In the past several weeks, brands from Burger King and Penn State to Chick-fil-A and CelebBoutique have grappled with serious reputational threats. These days, it’s almost routine for communications pros to be managing some kind of potential crisis situation along with proactive PR programs.
Yet true “crisis management” is probably a misnomer. Though there are principles that apply to many situations, much of the analysis and advice from people like me comes in hindsight. Armchair reputation managers sometimes forget that the conventional wisdom isn’t always relevant in the heat of the moment. Here, then, are my favorite crisis management myths and misperceptions.
Myth #1. The Tylenol case is still the industry standard. With respect to Johnson & Johnson and Burson-Marsteller, this 1982 crisis management “classic” is badly outdated and likely exaggerated. As a victim of a frightening attack, the company faced a sympathetic press and public. And while it deserves credit for the fast introduction of tamperproof packaging months later (under FDA mandate), and for an extraordinary reintroduction of the brand, the immediate response was a poor prescription for today’s damage control experts. For example, it took the company eight days to respond to the first signs of crisis, an eternity in today’s compressed media environment.
Myth #2. A business crisis, by definition, is impossible to predict. Not always. In fact, most crises grow out of foreseeable ills, and many have happened before, or are simmering situations left untreated or concealed, like the Penn State scandal. A study by the Institute for Crisis Management showed that sixty-five percent of business crises from 1990 to 2009 were “smoldering” or slow-burn situations, as opposed to thirty-five percent that were sudden events. A random catastrophe like the Tylenol poisonings is truly rare, accounting for roughly seven to eight percent of crises as opposed to product defects, lawsuits, mismanagement, and other theoretically foreseeable happenings.
Myth #3. Any crisis is manageable with advance planning and preparation. There’s not really a handbook for handling a business calamity. We sometimes preach advance planning and preparation as if they can prevent or preempt the damage, but often these measures can only shorten the window of negative scrutiny or moderate the tone of the resulting media coverage and chatter, at best.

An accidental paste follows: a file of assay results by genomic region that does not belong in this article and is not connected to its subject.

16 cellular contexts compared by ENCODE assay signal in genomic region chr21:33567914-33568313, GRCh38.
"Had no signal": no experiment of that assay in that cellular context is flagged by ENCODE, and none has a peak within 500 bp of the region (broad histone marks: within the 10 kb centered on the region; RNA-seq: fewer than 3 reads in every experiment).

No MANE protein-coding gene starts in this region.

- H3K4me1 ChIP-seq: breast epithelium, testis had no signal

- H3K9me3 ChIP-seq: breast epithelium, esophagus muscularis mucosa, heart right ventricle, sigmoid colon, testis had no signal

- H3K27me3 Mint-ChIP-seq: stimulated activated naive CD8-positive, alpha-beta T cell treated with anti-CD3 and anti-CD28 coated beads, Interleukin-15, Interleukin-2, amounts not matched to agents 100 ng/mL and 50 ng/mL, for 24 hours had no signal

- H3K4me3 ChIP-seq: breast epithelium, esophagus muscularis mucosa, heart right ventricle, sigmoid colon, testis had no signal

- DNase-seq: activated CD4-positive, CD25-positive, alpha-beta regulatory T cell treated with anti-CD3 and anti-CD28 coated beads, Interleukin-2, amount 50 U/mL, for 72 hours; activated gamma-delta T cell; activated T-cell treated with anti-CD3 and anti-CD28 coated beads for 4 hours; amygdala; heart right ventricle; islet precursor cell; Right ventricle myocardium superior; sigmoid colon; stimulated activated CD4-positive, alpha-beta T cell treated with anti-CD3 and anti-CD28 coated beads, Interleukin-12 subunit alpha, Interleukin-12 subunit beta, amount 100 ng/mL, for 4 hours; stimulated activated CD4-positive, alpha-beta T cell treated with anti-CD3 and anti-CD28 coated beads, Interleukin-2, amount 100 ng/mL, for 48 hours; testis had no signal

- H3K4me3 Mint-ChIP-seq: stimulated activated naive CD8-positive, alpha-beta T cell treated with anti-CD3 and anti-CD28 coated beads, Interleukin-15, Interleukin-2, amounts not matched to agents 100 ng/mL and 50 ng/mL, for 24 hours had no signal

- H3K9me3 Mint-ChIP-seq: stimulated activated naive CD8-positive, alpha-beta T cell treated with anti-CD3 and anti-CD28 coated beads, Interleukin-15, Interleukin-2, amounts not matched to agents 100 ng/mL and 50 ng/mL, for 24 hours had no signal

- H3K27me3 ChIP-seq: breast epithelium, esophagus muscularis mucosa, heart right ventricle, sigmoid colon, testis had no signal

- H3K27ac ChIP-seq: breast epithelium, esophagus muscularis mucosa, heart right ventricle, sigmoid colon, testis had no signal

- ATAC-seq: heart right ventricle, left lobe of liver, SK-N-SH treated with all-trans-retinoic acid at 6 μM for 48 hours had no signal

Myth #4. Never stonewall media inquiries. Professional communicators warn against ignoring journalists in a crisis because they’ll write the story with or without you and because it can harm media relations for the future. But we’ve all done it. When you don’t have the proper information or cannot legally share it, it’s better not to engage at all. You’ll take the heat, but staying silent can avoid worsening the situation when the facts aren’t clear.
Myth #5. In a crisis, always get the top guy involved. This is where some inexperienced handlers jump the gun. Many negative situations are better handled by a corporate officer with enough seniority to be authoritative but not enough to jeopardize the CEO office or distract from other critical business. And where relevant, local market managers with community roots are nearly always preferable to home office execs. CEO involvement is usually best reserved for the most acute situations such as those involving loss of life.
Myth # 6. Media and message training can save the day. In my experience media training is overrated, and, more importantly, it’s not often possible when a crisis is fresh. No PR professional or crisis manager will negate the importance of a blueprint for damage control and response. Yet, John Weber of Dezenhall Resources summed up the intangible and chaotic aspects of crisis PR when he said, “Given the choice between a good plan and a good leader, I’d take a good leader every time.”
This post was originally published on MENGBlend.SHARE